Dentists say it’s important to keep your appointments during the pandemic
BISMARCK, N.D. (KFYR) - Many people have been avoiding going out in public due to the threat of coronavirus. But, dental health shouldn’t be put on the back burner. Dentists say don’t let coronavirus anxiety keep you out of the chair.
Dr. Everett Heringer says business is slowly picking back up after closing during the pandemic.
He says it’s important to continue with regular check-ups because even less urgent issues could lead to bigger problems down the road.
Heringer says his office has adapted to make sure patients stay safe and healthy. Colleen Nelson has been going to Heringer Dentistry for 18 years and has kept up her regular routine over the course of the pandemic.
“It’s very important. And, I’ve never felt any qualm about coming in at all. I always felt safe and trusted them,” said Nelson.
Dr. Heringer says before the pandemic, his office saw about 20 patients in a day. But, he had to close down for a month due to CDC guidelines.
“We had a lot of anxiety just wondering where dentistry is going to go,” said He says he noticed his patients were anxious as well.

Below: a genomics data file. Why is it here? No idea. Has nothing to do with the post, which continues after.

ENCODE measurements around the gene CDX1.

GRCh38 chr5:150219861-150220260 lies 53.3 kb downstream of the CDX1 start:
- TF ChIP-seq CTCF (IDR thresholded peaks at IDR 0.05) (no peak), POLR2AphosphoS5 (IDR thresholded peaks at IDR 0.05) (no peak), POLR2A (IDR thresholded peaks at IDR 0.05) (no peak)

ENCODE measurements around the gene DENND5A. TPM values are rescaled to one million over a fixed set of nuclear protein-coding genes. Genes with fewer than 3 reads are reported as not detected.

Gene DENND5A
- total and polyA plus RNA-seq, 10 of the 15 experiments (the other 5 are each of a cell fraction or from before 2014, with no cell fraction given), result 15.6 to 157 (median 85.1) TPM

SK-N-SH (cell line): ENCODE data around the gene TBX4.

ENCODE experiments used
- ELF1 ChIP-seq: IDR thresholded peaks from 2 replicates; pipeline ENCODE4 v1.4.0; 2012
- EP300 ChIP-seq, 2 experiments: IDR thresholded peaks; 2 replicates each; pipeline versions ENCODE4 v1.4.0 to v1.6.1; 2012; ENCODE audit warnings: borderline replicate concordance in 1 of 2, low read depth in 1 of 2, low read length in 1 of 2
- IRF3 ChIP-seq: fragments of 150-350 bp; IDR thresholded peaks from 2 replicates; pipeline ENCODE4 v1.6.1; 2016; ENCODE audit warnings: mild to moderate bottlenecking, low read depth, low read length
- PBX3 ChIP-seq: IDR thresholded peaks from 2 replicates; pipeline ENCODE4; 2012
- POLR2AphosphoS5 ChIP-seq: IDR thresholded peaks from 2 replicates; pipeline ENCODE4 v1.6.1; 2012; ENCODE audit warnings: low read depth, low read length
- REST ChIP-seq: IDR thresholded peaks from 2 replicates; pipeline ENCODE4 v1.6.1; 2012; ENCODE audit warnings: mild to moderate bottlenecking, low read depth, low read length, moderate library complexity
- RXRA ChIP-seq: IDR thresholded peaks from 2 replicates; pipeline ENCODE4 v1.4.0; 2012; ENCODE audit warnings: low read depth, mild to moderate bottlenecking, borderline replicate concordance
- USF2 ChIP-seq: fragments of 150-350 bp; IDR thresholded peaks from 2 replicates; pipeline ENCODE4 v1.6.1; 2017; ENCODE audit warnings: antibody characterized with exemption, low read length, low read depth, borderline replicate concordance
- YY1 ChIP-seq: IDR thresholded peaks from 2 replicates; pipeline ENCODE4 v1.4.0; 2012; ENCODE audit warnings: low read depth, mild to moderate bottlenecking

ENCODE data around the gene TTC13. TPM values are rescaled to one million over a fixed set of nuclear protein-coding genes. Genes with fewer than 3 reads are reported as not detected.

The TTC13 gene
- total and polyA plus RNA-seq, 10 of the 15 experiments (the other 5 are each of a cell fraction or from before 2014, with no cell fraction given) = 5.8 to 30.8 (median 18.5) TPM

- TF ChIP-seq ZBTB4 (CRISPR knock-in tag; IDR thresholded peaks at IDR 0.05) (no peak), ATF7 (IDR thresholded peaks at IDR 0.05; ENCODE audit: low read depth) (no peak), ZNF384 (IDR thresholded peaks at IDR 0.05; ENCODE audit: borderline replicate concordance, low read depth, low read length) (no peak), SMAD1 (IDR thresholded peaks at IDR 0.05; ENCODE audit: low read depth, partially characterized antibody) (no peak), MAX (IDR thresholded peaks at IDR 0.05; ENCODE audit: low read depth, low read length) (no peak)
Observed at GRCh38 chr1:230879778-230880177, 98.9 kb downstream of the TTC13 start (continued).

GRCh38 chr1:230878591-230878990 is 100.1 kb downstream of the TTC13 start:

“There were some people who had high anxiety. And even to this day, there’s a few of them that are just very nervous of even stepping out,” Herringer said. Heringer says even in a pandemic, avoiding the dentist could do more harm than good.
“I see maybe they lost a little gum health, periodontal health we call it, by not properly getting their teeth cleaned or cleaning them themselves. Really, to get your gums healthy you really should have them professionally cleaned by a trained hygienist,” said Heringer.
Heringer says business has resumed to about 90 percent, and he’s put in changes to make his patients more comfortable. “Other than spraying the countertops and everything, we’re wearing masks. We change in between patients. We use excessive amounts of gloves. Everything’s covered with plastics,” said Heringer.
Heringer says helping his patients feel at ease is just as important as getting them in for routine cleaning and check-ups. Dr. Heringer says you should make it into the dentist about twice a year.
He says infected gums can lead to more serious problems with your heart or kidney health.
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